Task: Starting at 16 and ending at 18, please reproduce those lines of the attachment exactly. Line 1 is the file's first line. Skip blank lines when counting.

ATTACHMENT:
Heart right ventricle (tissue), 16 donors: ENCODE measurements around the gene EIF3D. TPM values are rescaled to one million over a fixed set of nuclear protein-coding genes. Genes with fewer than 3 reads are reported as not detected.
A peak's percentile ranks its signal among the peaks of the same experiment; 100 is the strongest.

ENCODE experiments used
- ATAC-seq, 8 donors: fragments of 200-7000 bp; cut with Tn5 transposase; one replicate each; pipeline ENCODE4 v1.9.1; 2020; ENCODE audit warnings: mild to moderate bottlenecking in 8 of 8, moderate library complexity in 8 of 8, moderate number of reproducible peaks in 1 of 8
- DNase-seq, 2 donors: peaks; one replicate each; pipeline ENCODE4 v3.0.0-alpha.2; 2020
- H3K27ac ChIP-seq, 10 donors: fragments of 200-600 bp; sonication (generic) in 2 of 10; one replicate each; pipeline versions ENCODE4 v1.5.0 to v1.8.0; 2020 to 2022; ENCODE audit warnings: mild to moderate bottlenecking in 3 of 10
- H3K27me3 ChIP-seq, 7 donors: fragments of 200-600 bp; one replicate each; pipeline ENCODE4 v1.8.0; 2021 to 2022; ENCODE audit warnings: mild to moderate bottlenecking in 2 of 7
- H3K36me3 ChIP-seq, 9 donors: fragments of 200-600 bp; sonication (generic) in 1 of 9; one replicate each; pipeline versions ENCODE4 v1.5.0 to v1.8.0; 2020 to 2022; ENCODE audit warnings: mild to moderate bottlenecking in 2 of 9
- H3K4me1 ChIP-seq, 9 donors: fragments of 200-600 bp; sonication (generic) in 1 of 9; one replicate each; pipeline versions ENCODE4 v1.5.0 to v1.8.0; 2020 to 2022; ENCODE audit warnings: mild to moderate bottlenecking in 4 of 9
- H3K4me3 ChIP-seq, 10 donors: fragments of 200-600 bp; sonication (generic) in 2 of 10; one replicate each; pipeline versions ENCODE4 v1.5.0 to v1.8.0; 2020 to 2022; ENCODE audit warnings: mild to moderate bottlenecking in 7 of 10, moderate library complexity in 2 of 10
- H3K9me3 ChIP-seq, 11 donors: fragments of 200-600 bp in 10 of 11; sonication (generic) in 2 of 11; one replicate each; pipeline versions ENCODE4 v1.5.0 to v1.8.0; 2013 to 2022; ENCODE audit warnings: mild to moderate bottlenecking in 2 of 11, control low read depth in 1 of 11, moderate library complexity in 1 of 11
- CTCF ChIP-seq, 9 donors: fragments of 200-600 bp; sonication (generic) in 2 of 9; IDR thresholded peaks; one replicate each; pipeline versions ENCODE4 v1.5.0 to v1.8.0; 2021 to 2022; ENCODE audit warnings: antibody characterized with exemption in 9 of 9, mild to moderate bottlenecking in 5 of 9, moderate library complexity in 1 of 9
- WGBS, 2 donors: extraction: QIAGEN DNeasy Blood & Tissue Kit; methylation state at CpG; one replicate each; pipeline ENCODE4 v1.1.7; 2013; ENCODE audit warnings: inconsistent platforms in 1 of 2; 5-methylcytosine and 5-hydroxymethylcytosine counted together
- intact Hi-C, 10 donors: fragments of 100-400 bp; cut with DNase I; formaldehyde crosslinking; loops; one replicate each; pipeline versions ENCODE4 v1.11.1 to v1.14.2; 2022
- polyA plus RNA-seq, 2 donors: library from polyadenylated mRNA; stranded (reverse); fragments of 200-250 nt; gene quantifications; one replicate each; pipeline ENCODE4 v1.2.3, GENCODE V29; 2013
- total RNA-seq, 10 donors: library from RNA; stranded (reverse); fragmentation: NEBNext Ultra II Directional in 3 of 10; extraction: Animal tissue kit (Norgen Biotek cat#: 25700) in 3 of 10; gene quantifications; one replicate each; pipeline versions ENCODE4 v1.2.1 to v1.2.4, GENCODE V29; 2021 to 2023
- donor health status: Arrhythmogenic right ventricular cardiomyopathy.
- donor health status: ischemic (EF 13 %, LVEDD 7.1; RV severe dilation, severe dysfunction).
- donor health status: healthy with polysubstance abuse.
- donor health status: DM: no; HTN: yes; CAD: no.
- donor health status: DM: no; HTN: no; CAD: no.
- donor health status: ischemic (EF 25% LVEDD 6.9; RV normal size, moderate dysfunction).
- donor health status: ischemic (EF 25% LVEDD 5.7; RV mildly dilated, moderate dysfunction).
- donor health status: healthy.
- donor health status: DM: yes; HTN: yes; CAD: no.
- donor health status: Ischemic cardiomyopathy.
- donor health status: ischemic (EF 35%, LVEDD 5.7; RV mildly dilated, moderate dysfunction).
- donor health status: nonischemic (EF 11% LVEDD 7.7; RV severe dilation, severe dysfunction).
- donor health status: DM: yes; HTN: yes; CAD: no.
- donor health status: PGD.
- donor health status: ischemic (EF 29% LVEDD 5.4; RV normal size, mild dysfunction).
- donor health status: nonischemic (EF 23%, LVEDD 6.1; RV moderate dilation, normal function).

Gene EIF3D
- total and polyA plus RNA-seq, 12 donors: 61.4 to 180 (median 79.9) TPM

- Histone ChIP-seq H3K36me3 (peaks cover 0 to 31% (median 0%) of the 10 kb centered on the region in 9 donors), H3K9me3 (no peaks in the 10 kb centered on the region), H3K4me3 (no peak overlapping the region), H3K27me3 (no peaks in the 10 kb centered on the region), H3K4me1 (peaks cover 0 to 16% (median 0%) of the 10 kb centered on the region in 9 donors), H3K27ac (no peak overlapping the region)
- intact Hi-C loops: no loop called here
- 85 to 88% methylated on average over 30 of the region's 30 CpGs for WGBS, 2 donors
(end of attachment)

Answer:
- total RNA-seq, 10 donors: library from RNA; stranded (reverse); fragmentation: NEBNext Ultra II Directional in 3 of 10; extraction: Animal tissue kit (Norgen Biotek cat#: 25700) in 3 of 10; gene quantifications; one replicate each; pipeline versions ENCODE4 v1.2.1 to v1.2.4, GENCODE V29; 2021 to 2023
- donor health status: Arrhythmogenic right ventricular cardiomyopathy.
- donor health status: ischemic (EF 13 %, LVEDD 7.1; RV severe dilation, severe dysfunction).